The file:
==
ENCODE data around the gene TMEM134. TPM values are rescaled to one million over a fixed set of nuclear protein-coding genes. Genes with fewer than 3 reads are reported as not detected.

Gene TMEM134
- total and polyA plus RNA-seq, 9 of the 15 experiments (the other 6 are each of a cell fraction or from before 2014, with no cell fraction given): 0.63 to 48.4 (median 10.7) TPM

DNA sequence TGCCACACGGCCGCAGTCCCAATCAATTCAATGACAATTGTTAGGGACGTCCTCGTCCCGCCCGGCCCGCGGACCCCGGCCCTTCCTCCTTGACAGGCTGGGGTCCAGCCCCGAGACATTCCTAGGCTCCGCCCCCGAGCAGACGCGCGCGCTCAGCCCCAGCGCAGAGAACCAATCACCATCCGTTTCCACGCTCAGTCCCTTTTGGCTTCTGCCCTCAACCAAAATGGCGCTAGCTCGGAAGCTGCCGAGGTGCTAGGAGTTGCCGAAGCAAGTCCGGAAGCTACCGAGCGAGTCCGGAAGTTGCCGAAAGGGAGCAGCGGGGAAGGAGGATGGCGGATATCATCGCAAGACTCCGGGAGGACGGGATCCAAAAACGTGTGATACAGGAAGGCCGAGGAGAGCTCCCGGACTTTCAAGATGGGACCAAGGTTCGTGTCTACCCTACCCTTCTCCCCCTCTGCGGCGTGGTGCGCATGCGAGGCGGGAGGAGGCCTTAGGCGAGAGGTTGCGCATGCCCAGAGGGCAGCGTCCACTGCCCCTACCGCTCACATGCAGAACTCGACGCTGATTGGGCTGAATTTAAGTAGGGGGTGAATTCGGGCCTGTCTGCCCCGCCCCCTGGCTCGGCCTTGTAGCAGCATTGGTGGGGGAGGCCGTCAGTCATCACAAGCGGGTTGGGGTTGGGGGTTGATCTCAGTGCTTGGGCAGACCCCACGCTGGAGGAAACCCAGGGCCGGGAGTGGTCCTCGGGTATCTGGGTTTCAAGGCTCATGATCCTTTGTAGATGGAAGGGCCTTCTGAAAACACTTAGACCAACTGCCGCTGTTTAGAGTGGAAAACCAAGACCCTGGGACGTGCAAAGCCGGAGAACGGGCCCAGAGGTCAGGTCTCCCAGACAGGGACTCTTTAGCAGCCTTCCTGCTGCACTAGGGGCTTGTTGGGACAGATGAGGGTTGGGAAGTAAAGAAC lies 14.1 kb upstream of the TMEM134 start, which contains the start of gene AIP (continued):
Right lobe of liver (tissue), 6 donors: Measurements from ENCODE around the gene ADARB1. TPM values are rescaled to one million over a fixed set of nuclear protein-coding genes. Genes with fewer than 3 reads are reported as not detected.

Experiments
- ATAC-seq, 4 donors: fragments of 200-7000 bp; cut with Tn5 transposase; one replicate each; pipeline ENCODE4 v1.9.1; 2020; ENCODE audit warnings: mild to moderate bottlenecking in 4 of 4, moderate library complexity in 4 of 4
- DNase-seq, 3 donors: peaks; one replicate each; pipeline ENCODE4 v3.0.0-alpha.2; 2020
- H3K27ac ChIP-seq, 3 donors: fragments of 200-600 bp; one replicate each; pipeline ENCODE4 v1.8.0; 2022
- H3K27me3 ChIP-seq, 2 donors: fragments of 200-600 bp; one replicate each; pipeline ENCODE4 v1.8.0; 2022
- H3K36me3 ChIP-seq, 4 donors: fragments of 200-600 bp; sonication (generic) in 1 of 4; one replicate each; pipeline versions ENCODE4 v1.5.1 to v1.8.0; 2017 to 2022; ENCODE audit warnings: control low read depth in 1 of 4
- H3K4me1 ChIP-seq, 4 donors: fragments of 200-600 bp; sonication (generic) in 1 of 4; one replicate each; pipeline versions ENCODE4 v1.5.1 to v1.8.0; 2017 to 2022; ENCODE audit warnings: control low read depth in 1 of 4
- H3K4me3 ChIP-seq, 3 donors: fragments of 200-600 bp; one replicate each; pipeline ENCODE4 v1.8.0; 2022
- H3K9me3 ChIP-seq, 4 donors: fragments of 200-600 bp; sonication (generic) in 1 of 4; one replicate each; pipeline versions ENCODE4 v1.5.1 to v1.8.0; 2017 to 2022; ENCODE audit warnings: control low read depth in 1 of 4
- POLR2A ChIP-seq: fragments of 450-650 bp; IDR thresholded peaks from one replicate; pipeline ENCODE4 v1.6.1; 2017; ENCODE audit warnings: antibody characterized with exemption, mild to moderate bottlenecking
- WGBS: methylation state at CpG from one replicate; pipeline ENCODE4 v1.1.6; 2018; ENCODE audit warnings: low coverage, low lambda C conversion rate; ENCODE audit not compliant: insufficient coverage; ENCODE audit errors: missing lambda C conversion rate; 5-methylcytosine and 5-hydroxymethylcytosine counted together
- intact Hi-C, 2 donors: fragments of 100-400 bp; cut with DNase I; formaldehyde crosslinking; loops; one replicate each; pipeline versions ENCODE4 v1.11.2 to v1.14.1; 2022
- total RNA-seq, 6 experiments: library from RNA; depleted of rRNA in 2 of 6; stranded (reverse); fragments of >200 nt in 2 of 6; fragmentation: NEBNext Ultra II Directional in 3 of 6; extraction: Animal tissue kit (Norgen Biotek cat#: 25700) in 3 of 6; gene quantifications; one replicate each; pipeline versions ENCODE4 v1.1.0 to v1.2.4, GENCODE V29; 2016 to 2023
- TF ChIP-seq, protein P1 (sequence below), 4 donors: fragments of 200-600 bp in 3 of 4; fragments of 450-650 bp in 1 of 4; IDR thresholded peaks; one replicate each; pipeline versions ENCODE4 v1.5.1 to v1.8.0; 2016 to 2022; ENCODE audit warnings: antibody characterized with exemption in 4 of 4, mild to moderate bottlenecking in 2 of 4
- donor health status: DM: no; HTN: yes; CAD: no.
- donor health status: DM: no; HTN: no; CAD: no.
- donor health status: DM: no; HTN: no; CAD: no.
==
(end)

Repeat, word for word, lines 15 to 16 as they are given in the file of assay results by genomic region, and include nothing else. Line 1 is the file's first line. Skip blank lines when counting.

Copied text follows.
- POLR2A ChIP-seq: fragments of 450-650 bp; IDR thresholded peaks from one replicate; pipeline ENCODE4 v1.6.1; 2017; ENCODE audit warnings: antibody characterized with exemption, mild to moderate bottlenecking
- WGBS: methylation state at CpG from one replicate; pipeline ENCODE4 v1.1.6; 2018; ENCODE audit warnings: low coverage, low lambda C conversion rate; ENCODE audit not compliant: insufficient coverage; ENCODE audit errors: missing lambda C conversion rate; 5-methylcytosine and 5-hydroxymethylcytosine counted together